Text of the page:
This book was okay. It's all about a boy in a Jewish hospital and the other children he meets there. Samir, an Arab, describes life at home and dwells on the death of his brother. Yonatan and Samir create a friendship focused around "going to Mars" and in the process we realize that we are all the same - every creature on earth and beyond (made from the same elements). It was an okay read but not my favorite.
Sarah
Samir, a young Palestinian boy, lies in an Israeli children's hospital ward. The author tells the classic unlikely-friendships-and falling-of-walls story while avoiding triteness. It was really beautifully written, the kind of book where if you take the time to read it very slowly, every sentence and paragraph holds a little treasure. But for some reason, overall, it failed to motivate me to read it very slowly.
Donna
Slice of Life - Palestinian boy in an Israeli hospital. Israeli-Palestine conflict
Swag
I did not enjoy this book at all. They were just sitting in a hospital and some person would come and give someone candy and this would be the biggest deal ever. Nothing happened and it has totally bored me. Plus I though Nurse Felix was a moo-lester by the way they portrayed him for a while.
Jen
This is a kids book that took me a few hours to read yeserday. Its the story of a young Palestinian boy who ends up in a Jewish hospital for a few weeks. He and the other kids overcome their mutual mistrust and well learn a bit before going back to wherever they come from. A nice read.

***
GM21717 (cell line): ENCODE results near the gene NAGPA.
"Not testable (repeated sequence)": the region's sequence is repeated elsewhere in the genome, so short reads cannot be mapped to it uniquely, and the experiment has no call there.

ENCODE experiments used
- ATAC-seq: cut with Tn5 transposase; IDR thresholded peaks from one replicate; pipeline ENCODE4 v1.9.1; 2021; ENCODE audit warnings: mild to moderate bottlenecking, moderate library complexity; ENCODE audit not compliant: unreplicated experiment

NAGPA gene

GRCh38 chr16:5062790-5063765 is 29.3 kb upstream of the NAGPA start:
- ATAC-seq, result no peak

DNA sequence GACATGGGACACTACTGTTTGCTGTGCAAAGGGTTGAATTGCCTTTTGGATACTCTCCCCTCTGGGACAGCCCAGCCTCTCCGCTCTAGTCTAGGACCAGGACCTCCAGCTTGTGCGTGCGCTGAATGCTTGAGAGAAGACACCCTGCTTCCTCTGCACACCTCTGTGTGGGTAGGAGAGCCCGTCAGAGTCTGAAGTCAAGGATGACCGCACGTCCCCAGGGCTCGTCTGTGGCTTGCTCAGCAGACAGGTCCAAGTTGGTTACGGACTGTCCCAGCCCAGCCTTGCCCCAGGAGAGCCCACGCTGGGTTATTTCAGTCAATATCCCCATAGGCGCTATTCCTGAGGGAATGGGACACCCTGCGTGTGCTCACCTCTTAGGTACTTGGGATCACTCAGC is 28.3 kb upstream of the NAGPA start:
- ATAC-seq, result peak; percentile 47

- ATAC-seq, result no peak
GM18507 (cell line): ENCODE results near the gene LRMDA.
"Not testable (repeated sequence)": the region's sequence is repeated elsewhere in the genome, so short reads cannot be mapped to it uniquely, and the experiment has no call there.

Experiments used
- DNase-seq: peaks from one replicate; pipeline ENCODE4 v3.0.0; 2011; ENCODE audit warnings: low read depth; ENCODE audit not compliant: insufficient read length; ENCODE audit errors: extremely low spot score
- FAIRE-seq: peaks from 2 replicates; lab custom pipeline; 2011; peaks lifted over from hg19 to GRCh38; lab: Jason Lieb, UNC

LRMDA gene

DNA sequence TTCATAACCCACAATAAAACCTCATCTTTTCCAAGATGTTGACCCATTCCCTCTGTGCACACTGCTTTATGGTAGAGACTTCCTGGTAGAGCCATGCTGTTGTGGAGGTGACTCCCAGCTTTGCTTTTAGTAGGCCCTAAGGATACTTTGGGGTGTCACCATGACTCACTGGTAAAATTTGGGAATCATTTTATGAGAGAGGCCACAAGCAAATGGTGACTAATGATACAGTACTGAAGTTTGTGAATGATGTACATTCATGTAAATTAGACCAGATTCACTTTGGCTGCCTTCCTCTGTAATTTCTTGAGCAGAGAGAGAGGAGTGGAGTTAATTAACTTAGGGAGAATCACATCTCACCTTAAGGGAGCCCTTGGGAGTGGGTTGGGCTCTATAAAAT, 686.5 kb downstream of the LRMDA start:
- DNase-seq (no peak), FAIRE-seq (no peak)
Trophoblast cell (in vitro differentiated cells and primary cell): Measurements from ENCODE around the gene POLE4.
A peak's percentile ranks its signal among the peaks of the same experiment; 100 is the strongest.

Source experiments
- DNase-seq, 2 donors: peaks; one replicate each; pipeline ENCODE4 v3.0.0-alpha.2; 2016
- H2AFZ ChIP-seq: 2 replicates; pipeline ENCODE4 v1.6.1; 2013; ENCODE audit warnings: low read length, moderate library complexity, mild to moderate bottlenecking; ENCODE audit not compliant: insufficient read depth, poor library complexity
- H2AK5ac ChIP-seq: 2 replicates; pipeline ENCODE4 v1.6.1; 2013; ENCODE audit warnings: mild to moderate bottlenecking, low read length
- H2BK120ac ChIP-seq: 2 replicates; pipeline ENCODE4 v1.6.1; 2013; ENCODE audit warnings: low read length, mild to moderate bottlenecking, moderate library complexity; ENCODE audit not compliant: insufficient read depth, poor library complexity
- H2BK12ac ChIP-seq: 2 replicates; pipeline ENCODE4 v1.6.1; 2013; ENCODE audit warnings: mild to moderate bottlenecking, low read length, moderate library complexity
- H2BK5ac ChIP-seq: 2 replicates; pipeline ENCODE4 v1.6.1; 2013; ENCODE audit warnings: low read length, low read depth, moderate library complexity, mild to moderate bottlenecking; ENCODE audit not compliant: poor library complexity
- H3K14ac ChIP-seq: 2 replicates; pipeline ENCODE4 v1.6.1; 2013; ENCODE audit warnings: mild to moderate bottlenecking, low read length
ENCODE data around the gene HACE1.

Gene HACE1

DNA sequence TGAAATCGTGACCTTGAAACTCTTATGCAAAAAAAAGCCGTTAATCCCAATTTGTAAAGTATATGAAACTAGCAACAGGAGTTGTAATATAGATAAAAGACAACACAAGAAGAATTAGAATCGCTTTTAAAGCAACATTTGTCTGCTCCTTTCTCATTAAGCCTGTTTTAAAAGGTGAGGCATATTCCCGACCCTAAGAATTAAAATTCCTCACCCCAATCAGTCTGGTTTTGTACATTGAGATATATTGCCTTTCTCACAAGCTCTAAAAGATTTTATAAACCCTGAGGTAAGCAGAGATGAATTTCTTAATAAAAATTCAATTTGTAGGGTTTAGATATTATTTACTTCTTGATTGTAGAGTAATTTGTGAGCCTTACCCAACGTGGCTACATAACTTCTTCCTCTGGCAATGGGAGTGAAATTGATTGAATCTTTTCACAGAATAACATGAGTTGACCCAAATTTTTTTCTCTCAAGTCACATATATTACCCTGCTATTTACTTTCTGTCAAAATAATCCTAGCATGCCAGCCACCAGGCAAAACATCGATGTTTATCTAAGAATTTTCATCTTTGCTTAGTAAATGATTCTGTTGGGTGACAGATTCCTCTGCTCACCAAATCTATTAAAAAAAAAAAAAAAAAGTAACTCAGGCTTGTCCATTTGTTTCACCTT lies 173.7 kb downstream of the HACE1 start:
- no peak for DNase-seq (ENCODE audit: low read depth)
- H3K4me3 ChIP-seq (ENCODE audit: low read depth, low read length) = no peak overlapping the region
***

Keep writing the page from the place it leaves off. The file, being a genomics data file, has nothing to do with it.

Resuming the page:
Katja
Dieses kleine Jugendbuch erzählt von Samir, einem palästinensischen Jungen, der für eine Operation in ein israelisches Krankenhaus kommt. Es erzählt von der Angst, dem Ankommen, von Träumen sowie der Vergangenheit und Zukunft in der Westbank. Ein leises Buch. (Gelesen 2013)
Lora
There was nothing wrong with this book, it just wasn't something I really enjoyed. I read it as an assignment for my children's lit class. I thought it was a bit boring and I didn't really relate to it. However, it would be a good tool for teaching multiculturalism.
Theodora
This book comes strongly recommended from a friend and I enjoyed it as well. Originally published in Hebrew. It's wonderful when you read a YA story that does not cut corners for kids. I'd say, though, that there is an important message in this book for adults, too.